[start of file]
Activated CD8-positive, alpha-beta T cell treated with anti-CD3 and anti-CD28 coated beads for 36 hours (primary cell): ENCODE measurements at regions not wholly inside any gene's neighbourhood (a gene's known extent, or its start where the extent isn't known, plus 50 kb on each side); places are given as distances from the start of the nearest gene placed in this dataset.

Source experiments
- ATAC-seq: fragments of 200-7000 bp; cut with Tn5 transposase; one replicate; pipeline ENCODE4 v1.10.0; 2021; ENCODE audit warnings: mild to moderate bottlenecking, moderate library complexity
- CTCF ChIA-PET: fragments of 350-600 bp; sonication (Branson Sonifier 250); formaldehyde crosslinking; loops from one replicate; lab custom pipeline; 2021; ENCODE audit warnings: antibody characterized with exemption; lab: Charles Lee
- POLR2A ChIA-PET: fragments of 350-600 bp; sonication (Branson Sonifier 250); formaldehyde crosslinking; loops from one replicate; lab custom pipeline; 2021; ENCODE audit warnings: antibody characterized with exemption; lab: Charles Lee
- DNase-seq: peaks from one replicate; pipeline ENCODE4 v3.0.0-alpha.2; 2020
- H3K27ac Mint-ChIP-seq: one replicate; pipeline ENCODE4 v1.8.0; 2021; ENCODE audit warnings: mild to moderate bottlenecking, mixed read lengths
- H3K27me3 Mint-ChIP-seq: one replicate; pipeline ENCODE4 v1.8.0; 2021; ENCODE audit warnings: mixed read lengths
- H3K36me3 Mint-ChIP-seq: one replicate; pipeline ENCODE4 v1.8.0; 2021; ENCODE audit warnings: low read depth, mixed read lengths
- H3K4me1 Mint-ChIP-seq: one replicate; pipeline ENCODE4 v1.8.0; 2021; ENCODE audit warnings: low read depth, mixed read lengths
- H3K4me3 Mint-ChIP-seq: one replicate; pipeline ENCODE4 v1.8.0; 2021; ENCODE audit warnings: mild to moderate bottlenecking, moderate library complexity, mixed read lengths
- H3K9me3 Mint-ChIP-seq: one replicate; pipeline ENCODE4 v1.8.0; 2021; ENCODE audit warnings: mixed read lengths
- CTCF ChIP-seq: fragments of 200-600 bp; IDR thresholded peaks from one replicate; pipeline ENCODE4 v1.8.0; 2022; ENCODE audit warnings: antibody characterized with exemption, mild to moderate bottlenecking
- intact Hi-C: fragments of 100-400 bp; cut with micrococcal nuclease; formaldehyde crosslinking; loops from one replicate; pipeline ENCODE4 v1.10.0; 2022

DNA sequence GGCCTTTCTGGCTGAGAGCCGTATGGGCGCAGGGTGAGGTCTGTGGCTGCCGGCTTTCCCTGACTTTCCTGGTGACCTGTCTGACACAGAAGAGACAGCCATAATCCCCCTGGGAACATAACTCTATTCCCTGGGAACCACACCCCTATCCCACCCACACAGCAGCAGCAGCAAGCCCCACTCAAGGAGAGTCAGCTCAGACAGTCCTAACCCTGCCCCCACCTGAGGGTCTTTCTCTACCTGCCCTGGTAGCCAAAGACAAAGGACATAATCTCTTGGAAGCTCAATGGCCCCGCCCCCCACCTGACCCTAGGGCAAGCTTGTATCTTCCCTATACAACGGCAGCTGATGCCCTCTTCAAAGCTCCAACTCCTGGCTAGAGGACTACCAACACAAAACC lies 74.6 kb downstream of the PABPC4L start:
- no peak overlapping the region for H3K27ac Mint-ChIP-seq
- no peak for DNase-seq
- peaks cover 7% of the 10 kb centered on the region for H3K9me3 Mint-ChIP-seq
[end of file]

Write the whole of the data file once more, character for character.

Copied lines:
Activated CD8-positive, alpha-beta T cell treated with anti-CD3 and anti-CD28 coated beads for 36 hours (primary cell): ENCODE measurements at regions not wholly inside any gene's neighbourhood (a gene's known extent, or its start where the extent isn't known, plus 50 kb on each side); places are given as distances from the start of the nearest gene placed in this dataset.

Source experiments
- ATAC-seq: fragments of 200-7000 bp; cut with Tn5 transposase; one replicate; pipeline ENCODE4 v1.10.0; 2021; ENCODE audit warnings: mild to moderate bottlenecking, moderate library complexity
- CTCF ChIA-PET: fragments of 350-600 bp; sonication (Branson Sonifier 250); formaldehyde crosslinking; loops from one replicate; lab custom pipeline; 2021; ENCODE audit warnings: antibody characterized with exemption; lab: Charles Lee
- POLR2A ChIA-PET: fragments of 350-600 bp; sonication (Branson Sonifier 250); formaldehyde crosslinking; loops from one replicate; lab custom pipeline; 2021; ENCODE audit warnings: antibody characterized with exemption; lab: Charles Lee
- DNase-seq: peaks from one replicate; pipeline ENCODE4 v3.0.0-alpha.2; 2020
- H3K27ac Mint-ChIP-seq: one replicate; pipeline ENCODE4 v1.8.0; 2021; ENCODE audit warnings: mild to moderate bottlenecking, mixed read lengths
- H3K27me3 Mint-ChIP-seq: one replicate; pipeline ENCODE4 v1.8.0; 2021; ENCODE audit warnings: mixed read lengths
- H3K36me3 Mint-ChIP-seq: one replicate; pipeline ENCODE4 v1.8.0; 2021; ENCODE audit warnings: low read depth, mixed read lengths
- H3K4me1 Mint-ChIP-seq: one replicate; pipeline ENCODE4 v1.8.0; 2021; ENCODE audit warnings: low read depth, mixed read lengths
- H3K4me3 Mint-ChIP-seq: one replicate; pipeline ENCODE4 v1.8.0; 2021; ENCODE audit warnings: mild to moderate bottlenecking, moderate library complexity, mixed read lengths
- H3K9me3 Mint-ChIP-seq: one replicate; pipeline ENCODE4 v1.8.0; 2021; ENCODE audit warnings: mixed read lengths
- CTCF ChIP-seq: fragments of 200-600 bp; IDR thresholded peaks from one replicate; pipeline ENCODE4 v1.8.0; 2022; ENCODE audit warnings: antibody characterized with exemption, mild to moderate bottlenecking
- intact Hi-C: fragments of 100-400 bp; cut with micrococcal nuclease; formaldehyde crosslinking; loops from one replicate; pipeline ENCODE4 v1.10.0; 2022

DNA sequence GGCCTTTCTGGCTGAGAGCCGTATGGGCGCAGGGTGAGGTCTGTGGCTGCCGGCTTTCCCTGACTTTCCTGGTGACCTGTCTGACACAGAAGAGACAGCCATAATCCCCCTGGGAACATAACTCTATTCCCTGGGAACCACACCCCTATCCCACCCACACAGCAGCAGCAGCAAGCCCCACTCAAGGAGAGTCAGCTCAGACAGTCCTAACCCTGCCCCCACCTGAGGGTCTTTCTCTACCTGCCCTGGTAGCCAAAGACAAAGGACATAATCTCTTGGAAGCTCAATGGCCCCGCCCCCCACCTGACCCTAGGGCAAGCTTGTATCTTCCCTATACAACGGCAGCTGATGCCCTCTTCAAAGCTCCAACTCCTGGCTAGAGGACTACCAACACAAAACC lies 74.6 kb downstream of the PABPC4L start:
- no peak overlapping the region for H3K27ac Mint-ChIP-seq
- no peak for DNase-seq
- peaks cover 7% of the 10 kb centered on the region for H3K9me3 Mint-ChIP-seq